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Matisse Cut-Outs, Records, And Making Art Seem Scarce


Back in late June, the Museum of Modern Art bought a quarter-page ad on page 2 of the Weekend section of The New York Times; it ran the full length of the left edge. It caught my eye because it announced that timed tickets were on sale as of that day for Henri Matisse: The Cut-Outs, which opens on Oct. 12. The ad did not, btw, list prices for the tickets -- just the web address for purchases -- but MoMA simply charges general admission for exhibitions, with no added tab. General adult admission is $25. At the time, I thought it was a bit … [Read more...]

Answer to the Ever-Present False Dichotomy About Museums


It's very trendy these days to insist that museums should be visitor-centered, not art-centered. Most recently, I was called on the carpet yet again for suggesting that art comes first, but not just that; in fact, someone I do not know accused me a restarting the culture wars when I wrote here about the Portland Art Museum's Parklandia. The blog post was called "The Value of Museum Selfies." I'm not going to provide the link, partly because the writer misconstrues and mixes up ideas illogically and uses as justification for selfies that they … [Read more...]

What’s New About the New Greek Galleries at MFA?


Do people learn more at art museums when chronology governs a display or when a thematic narrative rules? It's a perennial question, and traditionally many museums with extensive collections answer it with the former because, with a broad, deep array of art in a particular category, they can. Less well-endowed collections have often gone the thematic route simply because they can't do a civilization or a period justice with their skimpy (or gap-filled) holdings. But not always. Lately more museums are going narrative because they thing … [Read more...]

Crystal Bridges: The Anti-Whitney-Biennial


Saturday is the day. That's when the art world, which has been wondering what Don Bacigalupi, president of Crystal Bridges Museum of American Art, and assistant curator Chad Alligood have been seeing for the better part of 2013 and much of 2014 on their search for underappreciated artists, will find out. That's when the museum unveils State of the Art: Discovering American Art Now -- their selections. It is definitely an unconventional ride through art in America. I say that even though I haven't seen the show, though the press preview was … [Read more...]

And Now: The Answers To Who Said That


In my last post, I provided some quotes, thanks to Artspace, that could be attributed to four important critics as a back-to-school time test. And here are the answers: Clement Greenberg “I would not deny being one of those critics who educate themselves in public.” “Everyone dislikes technical criticism of painting; and there’s no other decent kind. What’s wanted is horseshit. And the horseshit is so easy to write brilliantly, but I shan’t.” Harold Rosenberg “The new American painting is not ‘pure’ art, since the extrusion of … [Read more...]

Is It Time To Break Up Overcrowded Museums?


Hrag Vartanian, whom you may know as the editor-in-chief and co-founder of Hyperallergic, had a very interesting opinion piece published on Al Jazeera America the other day. The headline was Break up the major museums to save them, with a deck saying "August institutions should build more outposts rather than cloister themselves in big cities."  Quite a proposal. His thoughts seem to have been triggered by attendance at the Louvre (12 million a year by 2025), and the experiences of many museum-goers -- who can barely get near the art because … [Read more...]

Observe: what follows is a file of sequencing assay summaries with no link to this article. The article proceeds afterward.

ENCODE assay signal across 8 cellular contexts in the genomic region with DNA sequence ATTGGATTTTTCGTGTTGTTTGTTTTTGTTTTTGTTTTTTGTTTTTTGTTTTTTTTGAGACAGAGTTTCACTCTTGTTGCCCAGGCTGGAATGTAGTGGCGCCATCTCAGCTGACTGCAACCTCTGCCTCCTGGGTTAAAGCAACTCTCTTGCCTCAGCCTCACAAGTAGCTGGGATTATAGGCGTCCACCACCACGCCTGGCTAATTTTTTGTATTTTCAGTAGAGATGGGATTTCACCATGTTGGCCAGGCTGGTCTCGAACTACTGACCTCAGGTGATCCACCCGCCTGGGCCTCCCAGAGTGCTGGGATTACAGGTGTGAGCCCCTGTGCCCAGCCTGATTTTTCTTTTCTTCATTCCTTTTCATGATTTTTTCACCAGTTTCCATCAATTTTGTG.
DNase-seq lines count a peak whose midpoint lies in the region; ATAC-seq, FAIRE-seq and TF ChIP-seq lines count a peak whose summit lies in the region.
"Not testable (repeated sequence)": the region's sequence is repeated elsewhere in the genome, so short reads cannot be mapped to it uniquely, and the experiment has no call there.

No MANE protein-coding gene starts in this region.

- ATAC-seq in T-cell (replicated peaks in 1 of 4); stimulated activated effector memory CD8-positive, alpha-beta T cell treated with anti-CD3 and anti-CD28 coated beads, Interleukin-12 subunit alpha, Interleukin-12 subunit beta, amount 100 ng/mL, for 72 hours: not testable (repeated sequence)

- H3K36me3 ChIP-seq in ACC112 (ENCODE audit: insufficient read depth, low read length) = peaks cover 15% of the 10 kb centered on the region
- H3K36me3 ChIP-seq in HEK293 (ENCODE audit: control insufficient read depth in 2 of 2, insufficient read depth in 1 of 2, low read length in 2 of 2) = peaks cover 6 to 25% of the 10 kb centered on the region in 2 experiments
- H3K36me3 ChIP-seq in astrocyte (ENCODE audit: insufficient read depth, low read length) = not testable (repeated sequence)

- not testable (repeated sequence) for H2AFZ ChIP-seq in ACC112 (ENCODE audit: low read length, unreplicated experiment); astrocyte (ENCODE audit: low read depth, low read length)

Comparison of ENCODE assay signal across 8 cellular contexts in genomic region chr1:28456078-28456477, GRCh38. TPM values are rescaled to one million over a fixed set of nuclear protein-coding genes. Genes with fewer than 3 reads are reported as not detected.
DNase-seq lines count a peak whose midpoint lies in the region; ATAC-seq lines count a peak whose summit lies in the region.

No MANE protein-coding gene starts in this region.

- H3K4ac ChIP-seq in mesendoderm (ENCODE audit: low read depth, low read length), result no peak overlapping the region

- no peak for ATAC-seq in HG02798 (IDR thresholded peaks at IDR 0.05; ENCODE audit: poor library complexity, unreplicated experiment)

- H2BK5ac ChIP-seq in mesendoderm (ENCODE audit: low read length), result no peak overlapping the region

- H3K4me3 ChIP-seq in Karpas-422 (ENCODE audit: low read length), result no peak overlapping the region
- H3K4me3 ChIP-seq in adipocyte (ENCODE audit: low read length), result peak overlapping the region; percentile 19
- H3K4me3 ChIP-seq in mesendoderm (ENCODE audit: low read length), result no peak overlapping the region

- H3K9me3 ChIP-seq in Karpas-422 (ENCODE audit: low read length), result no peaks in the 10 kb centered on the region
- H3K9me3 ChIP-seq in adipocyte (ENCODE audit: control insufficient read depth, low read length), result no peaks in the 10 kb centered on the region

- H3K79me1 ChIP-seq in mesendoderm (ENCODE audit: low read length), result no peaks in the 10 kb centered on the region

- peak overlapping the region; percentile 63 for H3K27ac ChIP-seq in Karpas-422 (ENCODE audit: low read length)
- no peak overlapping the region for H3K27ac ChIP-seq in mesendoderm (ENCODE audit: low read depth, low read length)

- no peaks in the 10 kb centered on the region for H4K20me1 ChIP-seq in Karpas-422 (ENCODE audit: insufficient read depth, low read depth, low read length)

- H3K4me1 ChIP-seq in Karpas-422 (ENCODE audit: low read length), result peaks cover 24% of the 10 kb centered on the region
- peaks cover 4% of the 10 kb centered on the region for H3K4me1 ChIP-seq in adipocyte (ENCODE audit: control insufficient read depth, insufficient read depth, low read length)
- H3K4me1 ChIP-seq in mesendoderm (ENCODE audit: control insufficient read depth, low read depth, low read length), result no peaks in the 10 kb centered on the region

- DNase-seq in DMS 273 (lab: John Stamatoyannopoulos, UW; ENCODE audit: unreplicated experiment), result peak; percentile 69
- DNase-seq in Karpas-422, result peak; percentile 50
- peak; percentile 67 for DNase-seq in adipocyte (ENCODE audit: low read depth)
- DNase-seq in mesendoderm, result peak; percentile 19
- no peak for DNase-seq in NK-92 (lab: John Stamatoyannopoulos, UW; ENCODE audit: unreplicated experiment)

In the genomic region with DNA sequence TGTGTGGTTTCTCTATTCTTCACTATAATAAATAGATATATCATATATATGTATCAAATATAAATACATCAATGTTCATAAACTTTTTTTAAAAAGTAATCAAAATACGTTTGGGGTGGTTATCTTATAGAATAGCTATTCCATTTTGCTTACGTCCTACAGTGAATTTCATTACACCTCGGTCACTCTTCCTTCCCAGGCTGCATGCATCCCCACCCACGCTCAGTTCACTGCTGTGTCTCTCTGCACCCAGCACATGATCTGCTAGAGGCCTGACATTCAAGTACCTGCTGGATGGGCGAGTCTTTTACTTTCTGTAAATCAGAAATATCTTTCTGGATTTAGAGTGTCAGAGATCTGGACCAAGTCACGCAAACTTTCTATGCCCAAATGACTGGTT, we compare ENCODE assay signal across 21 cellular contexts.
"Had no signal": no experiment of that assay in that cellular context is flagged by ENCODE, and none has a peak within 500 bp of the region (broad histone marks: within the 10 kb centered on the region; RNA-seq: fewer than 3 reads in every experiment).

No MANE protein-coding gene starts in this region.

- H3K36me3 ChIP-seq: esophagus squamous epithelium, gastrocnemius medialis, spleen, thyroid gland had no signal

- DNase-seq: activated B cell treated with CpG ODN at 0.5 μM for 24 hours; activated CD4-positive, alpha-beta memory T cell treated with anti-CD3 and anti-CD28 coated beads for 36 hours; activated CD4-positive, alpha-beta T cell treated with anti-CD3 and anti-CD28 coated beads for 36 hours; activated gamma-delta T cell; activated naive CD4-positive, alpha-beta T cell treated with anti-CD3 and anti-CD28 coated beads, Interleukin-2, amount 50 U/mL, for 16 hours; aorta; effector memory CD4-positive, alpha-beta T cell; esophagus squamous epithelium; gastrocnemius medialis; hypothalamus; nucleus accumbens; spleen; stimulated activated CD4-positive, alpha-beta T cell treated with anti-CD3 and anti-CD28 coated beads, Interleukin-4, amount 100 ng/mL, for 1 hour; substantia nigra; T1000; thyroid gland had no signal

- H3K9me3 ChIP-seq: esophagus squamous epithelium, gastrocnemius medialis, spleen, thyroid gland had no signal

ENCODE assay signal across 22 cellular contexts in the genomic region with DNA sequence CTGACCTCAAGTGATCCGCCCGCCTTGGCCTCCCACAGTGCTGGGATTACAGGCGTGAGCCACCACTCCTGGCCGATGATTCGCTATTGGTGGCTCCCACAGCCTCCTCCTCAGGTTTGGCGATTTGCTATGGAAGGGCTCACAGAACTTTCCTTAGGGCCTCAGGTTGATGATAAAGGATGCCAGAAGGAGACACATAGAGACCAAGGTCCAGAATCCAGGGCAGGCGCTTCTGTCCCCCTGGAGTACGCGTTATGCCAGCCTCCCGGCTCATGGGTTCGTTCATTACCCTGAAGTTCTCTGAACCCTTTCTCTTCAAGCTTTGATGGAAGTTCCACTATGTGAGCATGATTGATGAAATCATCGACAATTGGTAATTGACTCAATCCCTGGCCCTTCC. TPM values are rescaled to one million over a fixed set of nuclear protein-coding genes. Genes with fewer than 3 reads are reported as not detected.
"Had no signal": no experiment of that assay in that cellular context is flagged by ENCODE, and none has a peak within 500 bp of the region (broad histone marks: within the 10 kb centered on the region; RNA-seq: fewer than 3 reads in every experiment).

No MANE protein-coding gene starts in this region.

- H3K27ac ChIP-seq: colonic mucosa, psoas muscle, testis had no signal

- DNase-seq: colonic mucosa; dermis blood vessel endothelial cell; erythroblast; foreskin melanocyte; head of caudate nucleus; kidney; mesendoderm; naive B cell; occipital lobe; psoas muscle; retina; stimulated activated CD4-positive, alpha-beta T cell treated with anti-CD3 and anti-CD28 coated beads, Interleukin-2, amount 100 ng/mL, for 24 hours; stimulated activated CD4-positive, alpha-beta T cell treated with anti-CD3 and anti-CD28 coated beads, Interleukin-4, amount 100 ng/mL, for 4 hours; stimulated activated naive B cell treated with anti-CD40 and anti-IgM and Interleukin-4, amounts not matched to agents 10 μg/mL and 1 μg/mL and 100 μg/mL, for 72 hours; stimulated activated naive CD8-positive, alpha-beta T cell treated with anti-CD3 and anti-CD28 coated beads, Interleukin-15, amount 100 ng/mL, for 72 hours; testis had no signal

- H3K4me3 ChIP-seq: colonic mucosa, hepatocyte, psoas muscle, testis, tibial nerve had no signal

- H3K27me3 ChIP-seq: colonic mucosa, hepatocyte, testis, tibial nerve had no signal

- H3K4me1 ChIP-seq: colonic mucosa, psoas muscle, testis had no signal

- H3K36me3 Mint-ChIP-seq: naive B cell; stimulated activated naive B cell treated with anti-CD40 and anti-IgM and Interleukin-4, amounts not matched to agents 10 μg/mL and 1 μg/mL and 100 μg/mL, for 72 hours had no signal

Good News From The Middle East


I'm still catching up with news that occurred while I was away on vacation, and since this qualifies and it happened in the hapless Middle East, I thought I'd report it: in mid-August, it seems, the Iraqi National Museum reopened two renovated halls that display ancient sculptures. Mainly life-sized ones, according to a report by the Associated Press. It said that the new galleries "feature more than 500 artifacts that mainly date back to the Hellenistic period (312-139 B.C.), some of which were retrieved and renovated after the looting of … [Read more...]

The Importance Of Having A Watchdog – UPDATED


The Asheville Art Museum seems to have a watchdog on its tail, probably in a good way -- in fact, in a way such that it makes me wonder if, say, the Corcoran Gallery of Art might have survived as it was had it had someone similarly watching its every move. In Asheville, the watchdog is a man named Ken Michalove, the former mayor and city manager.  He says the museum "is headed for bankruptcy unless it ramps up its own fundraising, sticks to its original goals and stops trying to adjust its game plan and financial reports so as to qualify for … [Read more...]

Is This A “New” Piero della Franscesca? (Corrected)


"New" works by Old Masters turn up all the time in places like Italy -- especially Italian churches. So it's not surprising perhaps that one of the latest discoveries took place in St. Anthony the Abbott Church in San Polo. There, a fresco -- some art historians say -- is at least partly by the hand of Piero della Francesca. San Polo is about a 165 miles to the north and west of  in the hills just above Arezzo, where Piero created his famous Legend of the True Cross frescoes. A few weeks back, the Italian press published articles, including … [Read more...]

I’m Away…

I'm taking a vacation, back just after Labor Day. … [Read more...]

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